Fall 2020 Exhibitions at Dunlop Art Gallery
Dunlop Art Gallery
Jenn E. Norton: Slipstream
Organized by Robert McLaughlin Gallery
Curated by Linda Jansma and Crystal Mowry
August 7 – October 16, 2020
In Jenn E Norton’s immersive installation Slipstream, six reflective panels stand in a ring, facing inward, catching one another in their reflection. A dancing figure – a spiraling flurry of silk – moves from one panel to another. As the figure moves across the ring’s circumference, appearing infinitely in the cross reflections, the viewer and the dancer appear to share the same physical space. Slipstream combines theatrical strategies from a century ago with choreographed movements and digital technologies, positioning the body as a site for transformation.
Jenn E. Norton is a Canadian artist working with interdisciplinary media and digital technologies. Norton has won numerous grants and awards, including the OCAD Integrated Media Medal for excellence, and her work was been shown internationally. Norton has worked as an educator, freelance animator, painter, and circus performer. She is pursuing a PhD in Visual Arts at York University. Dunlop Coordinator, Wendy Peart, Curator of Education
Cui Jinzhe: My Love for You Lingers On
September 17 – November 13, 2020
Cui Jinzhe’s work 留恋往返 My Love for You Lingers On was inspired by an ancient Chinese poem The Nymph of the Luo River, written by famous poet Cao Zhi 曹植, who lived between 192-232. Cui intricately and tenderly traces this story of a man who falls in love with a water nymph, which follows a familiar narrative arc of an unfulfilled love story. Combining elements of traditional Chinese art with pop culture visual styles, Cui weaves a complex and beautiful mesh, connecting time and culture through the common human experience of love and longing.
Cui Jinzhe is an Edmonton-based multidisciplinary artist whose practice includes drawing, painting, installation and public art. Cui was born in Dalian, China and earned a Bachelor of Art from Dalian University of Foreign Languages and Master of Art at Dalian Polytechnic University. In 2008, she came to Canada where her work has focused on self-enlightenment, community intervention and cultural integration. Curated by Wendy Peart, Curator of Education and Community Outreach. Sherwood Gallery.
Hazel Meyer: Muscle Panic
Presented in partnership with Sask Sport
October 23 – January 22nd, 2021
Hazel Meyer’s mutable body of work, Muscle Panic is an iterative world-making project that uses various athletics tropes to enliven and re-centre the importance of desire, queerness, movement and sweat. Muscle Panic engages performers within a scaffold installation containing objects that function across the spectrum of prop, tool, costume, equipment and sculpture. Located between choreography and improvisation, Muscle Panic celebrates the idiosyncratic physicality of each performer, valuing spirit over virtuosity.
Named after the sociological term ‘moral panic’ that describes an often-irrational fear or threat to the dominant order, Muscle Panic creates a time and place beholden to a sweaty self-governance. It values and celebrates forms of gendered embodiment that threaten norms and provides tools and physical prompts to highlight the situations in which we make and flex this power.
Forming as a muscle does, through hypertrophy, Muscle Panic uses this resistance to define its aesthetic and performative edges. The scaffold’s dimensions are determined by the space, and in turn, the scaffold organizes the objects that then organize the action. This order is consistent across iterations of the performance, while the content emerges idiosyncratically as each unique performer confronts the larger structure. This constant redo asks how we can use the same tools, in already existing structures, to make a world that can hold us in ways it hasn’t before. Curated by Tomas Jonsson, Curator of Moving Image and Performance. Central Gallery.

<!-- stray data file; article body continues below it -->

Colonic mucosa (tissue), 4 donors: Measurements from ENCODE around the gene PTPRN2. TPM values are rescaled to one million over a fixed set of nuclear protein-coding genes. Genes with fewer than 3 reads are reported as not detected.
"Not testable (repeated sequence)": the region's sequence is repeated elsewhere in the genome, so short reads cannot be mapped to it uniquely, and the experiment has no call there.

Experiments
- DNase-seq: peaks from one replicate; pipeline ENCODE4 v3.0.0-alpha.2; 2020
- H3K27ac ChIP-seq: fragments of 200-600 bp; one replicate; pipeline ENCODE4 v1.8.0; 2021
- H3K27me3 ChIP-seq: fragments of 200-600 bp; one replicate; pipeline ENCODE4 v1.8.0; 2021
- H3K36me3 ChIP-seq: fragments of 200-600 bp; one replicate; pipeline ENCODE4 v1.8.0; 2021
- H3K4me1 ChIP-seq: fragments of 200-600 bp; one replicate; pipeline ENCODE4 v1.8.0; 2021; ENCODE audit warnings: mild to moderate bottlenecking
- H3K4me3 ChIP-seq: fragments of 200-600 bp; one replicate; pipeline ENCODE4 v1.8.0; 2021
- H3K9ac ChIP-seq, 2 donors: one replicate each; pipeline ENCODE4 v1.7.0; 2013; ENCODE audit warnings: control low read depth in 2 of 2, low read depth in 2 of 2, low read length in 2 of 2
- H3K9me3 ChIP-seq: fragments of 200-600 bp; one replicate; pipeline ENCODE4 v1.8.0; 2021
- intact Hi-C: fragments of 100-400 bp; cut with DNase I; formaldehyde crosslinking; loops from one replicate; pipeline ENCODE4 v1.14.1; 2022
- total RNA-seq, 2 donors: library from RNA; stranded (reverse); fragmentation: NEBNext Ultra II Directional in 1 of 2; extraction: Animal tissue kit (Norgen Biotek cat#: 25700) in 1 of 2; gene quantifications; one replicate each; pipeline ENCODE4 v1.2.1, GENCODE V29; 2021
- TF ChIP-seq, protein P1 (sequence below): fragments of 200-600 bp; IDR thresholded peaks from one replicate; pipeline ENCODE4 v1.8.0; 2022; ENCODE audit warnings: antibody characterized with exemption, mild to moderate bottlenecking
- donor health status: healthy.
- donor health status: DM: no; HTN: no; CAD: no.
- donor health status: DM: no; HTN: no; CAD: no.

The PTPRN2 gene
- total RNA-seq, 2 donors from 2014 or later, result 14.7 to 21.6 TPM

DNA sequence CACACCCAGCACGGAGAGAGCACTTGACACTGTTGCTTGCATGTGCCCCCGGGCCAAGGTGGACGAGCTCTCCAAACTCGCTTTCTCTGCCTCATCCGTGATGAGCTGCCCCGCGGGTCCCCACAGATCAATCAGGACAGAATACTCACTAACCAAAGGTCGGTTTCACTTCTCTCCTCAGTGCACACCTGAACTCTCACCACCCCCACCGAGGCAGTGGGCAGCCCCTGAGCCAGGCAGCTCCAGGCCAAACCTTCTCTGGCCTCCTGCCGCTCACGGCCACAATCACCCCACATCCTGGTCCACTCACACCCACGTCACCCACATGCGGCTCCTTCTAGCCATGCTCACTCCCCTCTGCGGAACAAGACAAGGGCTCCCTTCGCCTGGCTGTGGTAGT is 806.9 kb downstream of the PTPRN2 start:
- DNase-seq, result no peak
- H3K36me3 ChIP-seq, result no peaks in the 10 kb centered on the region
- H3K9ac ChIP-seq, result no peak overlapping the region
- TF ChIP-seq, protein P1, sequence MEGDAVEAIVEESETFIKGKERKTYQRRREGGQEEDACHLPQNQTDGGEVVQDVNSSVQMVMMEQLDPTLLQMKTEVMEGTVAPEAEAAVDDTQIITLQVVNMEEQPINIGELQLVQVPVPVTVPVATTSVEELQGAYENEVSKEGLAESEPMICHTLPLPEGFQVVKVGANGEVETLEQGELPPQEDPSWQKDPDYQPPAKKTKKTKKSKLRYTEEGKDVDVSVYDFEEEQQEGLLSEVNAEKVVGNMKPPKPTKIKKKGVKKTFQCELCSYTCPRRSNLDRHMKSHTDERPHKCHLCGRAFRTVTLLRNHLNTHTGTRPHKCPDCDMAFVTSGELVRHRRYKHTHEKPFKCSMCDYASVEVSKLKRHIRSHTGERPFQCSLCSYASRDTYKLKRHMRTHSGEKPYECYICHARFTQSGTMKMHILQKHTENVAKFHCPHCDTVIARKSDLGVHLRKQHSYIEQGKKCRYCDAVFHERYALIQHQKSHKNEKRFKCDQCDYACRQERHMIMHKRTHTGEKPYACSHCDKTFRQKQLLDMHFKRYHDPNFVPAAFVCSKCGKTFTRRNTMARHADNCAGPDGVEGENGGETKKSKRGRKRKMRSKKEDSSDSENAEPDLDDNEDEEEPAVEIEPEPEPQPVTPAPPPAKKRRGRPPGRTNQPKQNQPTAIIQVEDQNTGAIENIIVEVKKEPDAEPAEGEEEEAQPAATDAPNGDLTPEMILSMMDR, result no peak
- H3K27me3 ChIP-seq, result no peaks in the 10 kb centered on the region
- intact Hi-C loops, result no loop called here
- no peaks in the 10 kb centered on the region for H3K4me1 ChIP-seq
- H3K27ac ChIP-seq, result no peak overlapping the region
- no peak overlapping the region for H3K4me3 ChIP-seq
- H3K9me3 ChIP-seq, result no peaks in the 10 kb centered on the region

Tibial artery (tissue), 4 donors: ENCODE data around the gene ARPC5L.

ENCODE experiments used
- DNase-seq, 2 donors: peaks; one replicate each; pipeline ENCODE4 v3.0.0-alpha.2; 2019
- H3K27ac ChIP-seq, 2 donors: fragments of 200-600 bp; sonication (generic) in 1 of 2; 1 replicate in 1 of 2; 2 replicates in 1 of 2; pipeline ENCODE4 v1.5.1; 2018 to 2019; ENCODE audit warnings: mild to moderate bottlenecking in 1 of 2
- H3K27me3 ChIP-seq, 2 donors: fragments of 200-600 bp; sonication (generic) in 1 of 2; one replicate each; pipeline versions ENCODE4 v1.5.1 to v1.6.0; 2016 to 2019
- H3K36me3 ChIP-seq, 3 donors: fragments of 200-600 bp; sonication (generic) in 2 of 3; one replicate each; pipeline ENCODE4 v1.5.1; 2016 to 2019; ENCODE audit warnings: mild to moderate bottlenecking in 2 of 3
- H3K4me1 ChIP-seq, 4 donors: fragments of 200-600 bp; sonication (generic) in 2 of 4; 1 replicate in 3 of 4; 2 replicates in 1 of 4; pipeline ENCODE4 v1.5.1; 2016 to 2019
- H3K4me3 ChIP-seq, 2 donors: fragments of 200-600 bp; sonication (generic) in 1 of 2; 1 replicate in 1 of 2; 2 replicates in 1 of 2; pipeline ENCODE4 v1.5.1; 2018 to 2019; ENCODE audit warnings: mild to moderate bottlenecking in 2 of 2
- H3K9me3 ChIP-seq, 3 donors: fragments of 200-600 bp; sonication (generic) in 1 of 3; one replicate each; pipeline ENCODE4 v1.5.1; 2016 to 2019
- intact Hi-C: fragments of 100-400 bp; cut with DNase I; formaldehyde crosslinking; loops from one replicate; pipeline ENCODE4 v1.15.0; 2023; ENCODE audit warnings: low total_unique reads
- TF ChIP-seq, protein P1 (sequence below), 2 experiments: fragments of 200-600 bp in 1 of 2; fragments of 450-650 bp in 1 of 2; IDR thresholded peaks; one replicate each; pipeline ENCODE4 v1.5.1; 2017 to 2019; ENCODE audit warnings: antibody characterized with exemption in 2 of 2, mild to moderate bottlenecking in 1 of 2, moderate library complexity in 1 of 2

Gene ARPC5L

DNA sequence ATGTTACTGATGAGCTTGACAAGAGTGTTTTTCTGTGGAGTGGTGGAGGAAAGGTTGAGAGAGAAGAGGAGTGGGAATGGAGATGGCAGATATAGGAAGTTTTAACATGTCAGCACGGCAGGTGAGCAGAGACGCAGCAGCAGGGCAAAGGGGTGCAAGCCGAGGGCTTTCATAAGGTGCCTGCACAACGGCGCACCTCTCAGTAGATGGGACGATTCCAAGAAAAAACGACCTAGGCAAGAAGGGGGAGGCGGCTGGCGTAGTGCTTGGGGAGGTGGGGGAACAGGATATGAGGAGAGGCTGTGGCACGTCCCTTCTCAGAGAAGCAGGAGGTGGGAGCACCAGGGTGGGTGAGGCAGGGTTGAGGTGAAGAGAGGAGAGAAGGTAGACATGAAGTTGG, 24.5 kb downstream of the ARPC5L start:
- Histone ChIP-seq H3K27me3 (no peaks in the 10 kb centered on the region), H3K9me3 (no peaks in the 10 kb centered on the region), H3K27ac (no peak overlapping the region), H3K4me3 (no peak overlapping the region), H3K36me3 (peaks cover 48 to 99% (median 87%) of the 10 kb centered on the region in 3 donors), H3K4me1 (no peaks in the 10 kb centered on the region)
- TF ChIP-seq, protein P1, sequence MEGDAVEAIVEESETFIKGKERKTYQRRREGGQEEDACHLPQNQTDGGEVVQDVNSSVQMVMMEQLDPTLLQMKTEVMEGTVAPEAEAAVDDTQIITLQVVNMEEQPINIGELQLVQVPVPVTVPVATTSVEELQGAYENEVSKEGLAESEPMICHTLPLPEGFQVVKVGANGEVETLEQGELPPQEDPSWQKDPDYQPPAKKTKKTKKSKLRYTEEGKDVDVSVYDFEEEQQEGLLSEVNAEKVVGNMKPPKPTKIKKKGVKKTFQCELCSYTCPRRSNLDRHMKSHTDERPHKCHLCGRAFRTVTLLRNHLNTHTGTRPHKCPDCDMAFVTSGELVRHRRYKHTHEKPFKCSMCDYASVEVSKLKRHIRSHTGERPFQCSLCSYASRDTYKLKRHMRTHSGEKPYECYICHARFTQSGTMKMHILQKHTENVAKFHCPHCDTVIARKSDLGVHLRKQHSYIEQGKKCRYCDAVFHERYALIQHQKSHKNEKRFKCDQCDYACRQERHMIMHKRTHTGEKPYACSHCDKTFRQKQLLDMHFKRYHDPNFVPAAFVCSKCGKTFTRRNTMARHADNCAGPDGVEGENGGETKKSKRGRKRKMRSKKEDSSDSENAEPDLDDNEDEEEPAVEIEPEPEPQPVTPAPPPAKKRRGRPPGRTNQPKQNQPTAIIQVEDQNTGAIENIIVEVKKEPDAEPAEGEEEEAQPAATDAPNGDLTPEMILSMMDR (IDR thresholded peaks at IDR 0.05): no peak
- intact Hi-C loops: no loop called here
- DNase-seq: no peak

Luther Konadu: Particularly Tentative
November 19 – January 15, 2021
The exhibition, Particularly Tentative, explores Luther Konadu’s interest in portrait photography as it relates to personal and collective beliefs of identity. He considers making portraits as a way to reflect on ideas with no expected outcome or goal. Luther Konadu considers using images to depict people and question our belief in photographs. Instead of a quick snap of a person’s likeness and presenting it as a portrait, the portrait is a question that is never answered. Konadu considers the portrait as always shifting. The subject can change its meaning with every viewing. Unlike photographs used as tools of facts, proof or for “knowing” something about those depicted, the people in Konadu’s images will always appear in parts, unspecific, and unsettled. Curated by Liz Ikiriko, Independent Curator. Coordinated by Wendy Peart, Curator of Education & Community Outreach. Sherwood Gallery.
Dunlop Art Gallery
RPL Central Library, Central Gallery, Central Mediatheque, and RPL Film Theatre
2311 – 12th Avenue
Regina SK S4P 3Z5
Mon-Sat, 10 am – 6 pm
Sun, 1 – 5 pm
6121 Rochdale Boulevard
Regina SK S4X 2R1
Mon-Sat, 10 am – 6 pm
Sun, 1 – 5 pm
Admission is FREE to all exhibitions.
Galleries are wheelchair accessible.
We acknowledge the support of The Canada Council for the Arts, which last year invested $153 million to bring the arts to Canadians throughout the country. Nous remercions le Conseil des arts du Canada de son soutien. L’an dernier, le Conseil a investi 153 millions de dollars pour mettre de l’art dans la vie des Canadiennes et des Canadiens de tout le pays.
We acknowledge the financial support of the Government of Canada. Nous reconnaissons l’appui financier du gouvernement du Canada.
Dunlop Art Gallery acknowledges the support of the Saskatchewan Arts Board and funding partners SaskCulture and Saskatchewan Lotteries, whose contributions help the arts thrive in this province.